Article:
"How I Mastered the Art of Lay-and-Pray" by Jake Shields

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I haven't been on the Internet for very long, just over three months now, and one of the things that I found among many "fan" based MMA forums was the term, lay-and-pray.

I found myself asking, "What exactly is lay-and-pray?"

Among numerous responses, many of them calling me a noob, despite the fact that I've watched the sport for 10 years without any Internet access, without much money to purchase the PPVs, or movies, the most common actual answer among them was that it is when a fighter obtains a take-down, where they'll lay on top, and pray for the decision victory.

OK, cool. I've got another way of describing a certain aspect of any fight with the laziest method possible. Ah, the American way!

Psyche, I hate lazy Americans, but anyways...

After travelling a few weeks ahead, I noticed that the term lay-and-pray wasn't being used in the context that was explained to me. "Fans" were going on record to say that Jake Rosholt's victory over Chris Leben was nothing more than lay-and-pray, among other grappling-based extravaganzas.

Hmmm, so Rosholt dominating all facets of the ground war before securing a viciously tight arm triangle is lay-and-pray?

"Alrighty," I told myself (Yes, I do talk to myself. And yes, with fake words), "I think I'm going to hop off this band-wagon of terminology."

I began to search for my own niche in describing MMA, simply because these same "fans" were mis-using the term of lay-and-pray to describe certain fighters, because that particular fight didn't end in the mouth-piece soaring, river of blood pouring, and toes shaking until the morning fashion that they were hoping for.

Some of you need to realize that, as I've said before, this is Mixed Martial Arts, with heavy emphasis on the Mixed. If you want an arm-flailing, bloody-knuckle street fight, just go to your local biker bar, and start spreading rumors about everyone in the vicinity.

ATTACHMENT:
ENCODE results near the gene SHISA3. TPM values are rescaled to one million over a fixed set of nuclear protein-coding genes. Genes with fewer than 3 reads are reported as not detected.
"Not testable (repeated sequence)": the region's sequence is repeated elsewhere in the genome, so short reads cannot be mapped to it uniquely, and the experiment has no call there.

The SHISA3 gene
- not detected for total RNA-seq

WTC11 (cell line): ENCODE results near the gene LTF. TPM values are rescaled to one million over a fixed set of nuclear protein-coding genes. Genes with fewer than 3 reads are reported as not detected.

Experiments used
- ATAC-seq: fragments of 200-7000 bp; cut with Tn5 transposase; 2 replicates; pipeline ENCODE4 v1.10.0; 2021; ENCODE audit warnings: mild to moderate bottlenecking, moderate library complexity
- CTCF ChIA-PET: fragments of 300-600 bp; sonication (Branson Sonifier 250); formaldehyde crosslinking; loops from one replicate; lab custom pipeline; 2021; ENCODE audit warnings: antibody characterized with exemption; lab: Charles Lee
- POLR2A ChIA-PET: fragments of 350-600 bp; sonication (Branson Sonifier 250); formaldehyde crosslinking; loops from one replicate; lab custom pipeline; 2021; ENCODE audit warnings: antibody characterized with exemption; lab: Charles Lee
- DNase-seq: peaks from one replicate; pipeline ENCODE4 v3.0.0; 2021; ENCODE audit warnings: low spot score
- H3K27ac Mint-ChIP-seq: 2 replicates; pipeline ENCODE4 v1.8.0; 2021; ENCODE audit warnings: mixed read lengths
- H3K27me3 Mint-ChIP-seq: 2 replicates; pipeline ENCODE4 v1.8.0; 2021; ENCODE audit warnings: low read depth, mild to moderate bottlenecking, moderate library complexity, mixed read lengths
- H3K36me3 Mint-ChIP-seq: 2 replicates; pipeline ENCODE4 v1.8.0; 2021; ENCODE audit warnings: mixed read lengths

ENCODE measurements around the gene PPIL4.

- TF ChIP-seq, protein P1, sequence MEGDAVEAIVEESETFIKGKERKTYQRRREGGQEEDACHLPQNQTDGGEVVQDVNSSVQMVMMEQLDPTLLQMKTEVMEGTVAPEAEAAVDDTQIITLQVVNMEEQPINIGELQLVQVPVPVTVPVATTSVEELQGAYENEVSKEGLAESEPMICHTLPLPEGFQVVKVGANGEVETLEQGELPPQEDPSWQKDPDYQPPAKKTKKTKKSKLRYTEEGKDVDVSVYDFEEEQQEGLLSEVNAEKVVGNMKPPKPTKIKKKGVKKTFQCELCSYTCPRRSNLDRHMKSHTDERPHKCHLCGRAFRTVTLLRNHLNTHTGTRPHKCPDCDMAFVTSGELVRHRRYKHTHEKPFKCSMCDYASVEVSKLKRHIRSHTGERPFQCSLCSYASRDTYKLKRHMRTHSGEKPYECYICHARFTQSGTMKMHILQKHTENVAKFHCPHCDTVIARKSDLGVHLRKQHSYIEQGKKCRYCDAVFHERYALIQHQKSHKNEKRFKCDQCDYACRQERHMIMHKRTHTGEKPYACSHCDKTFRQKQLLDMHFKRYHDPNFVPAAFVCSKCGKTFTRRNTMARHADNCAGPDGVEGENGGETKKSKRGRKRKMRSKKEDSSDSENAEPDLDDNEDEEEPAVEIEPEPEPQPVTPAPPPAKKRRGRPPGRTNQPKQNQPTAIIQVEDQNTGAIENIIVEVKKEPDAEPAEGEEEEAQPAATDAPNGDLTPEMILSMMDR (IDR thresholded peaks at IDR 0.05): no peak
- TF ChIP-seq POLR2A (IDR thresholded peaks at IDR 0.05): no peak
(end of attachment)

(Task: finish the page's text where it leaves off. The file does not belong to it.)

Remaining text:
The point is, fights commonly have slow moments of strategic grappling. A cliche simile of grappling is that it's like chess. You have to carefully think, and plan out each move, and the possible outcome of it, and the possible outcome of the possible outcome, and the possible...well, you know what I'm saying.

This takes time, and patience, that's why the fight tends to slow down in this area. And if you don't like the chess-like strategy involved with the grappling aspect of the sport, go back to your pathetic life of easy-read picture menus, and brain-rotting Michael Bay movies, because this sport isn't for you.

Oops, I'm rambling again, so let's get back to the article at hand.

So I'm travelling on what I think is my own road in a descriptive world, and I see a path leading back to Lay-and-Pray Street, a path that was carved by new Strikeforce middleweight champion, Jake Shields.

I've never been one to accuse Shields of the lay-and-pray way, that is, until the midway point of the third round in his title fight with Jason "Mayhem" Miller.

We all knew that Sheilds' best bet against most opponents lie in his grappling skills. He may be improving in his striking, but he is starting to get the tougher fights, so his improvement may not be fast enough.

Miller clearly had the advantage on the feet in this fight, so Shields did what he had to do, obtain the take-down, and work his way to a dominate position, which he did almost flawlessly in the first half of the fight.

Then, Shields hit the E mark on his gas tank, and slowed down dramatically. He was still controlling the majority of the fight, but he was seemingly hugging "Mayhem" throughout the last two rounds, just as I found my way back on Lay-and-Pray Street.

I hold nothing against Shields, I know that he did what he had to do to win. As a fan, I wish he would of put more on the line to secure his victory, but I know that could of severed his chance at winning the fight, and I also know that he is a fighter, while I'm a writer that only shares his opinions of the sport.

Anyways, be on the look out for my new book entitled, "How I Mastered The Art of Hide-and-Type."

 

This article can also be found at http://www.ring-rap.com/

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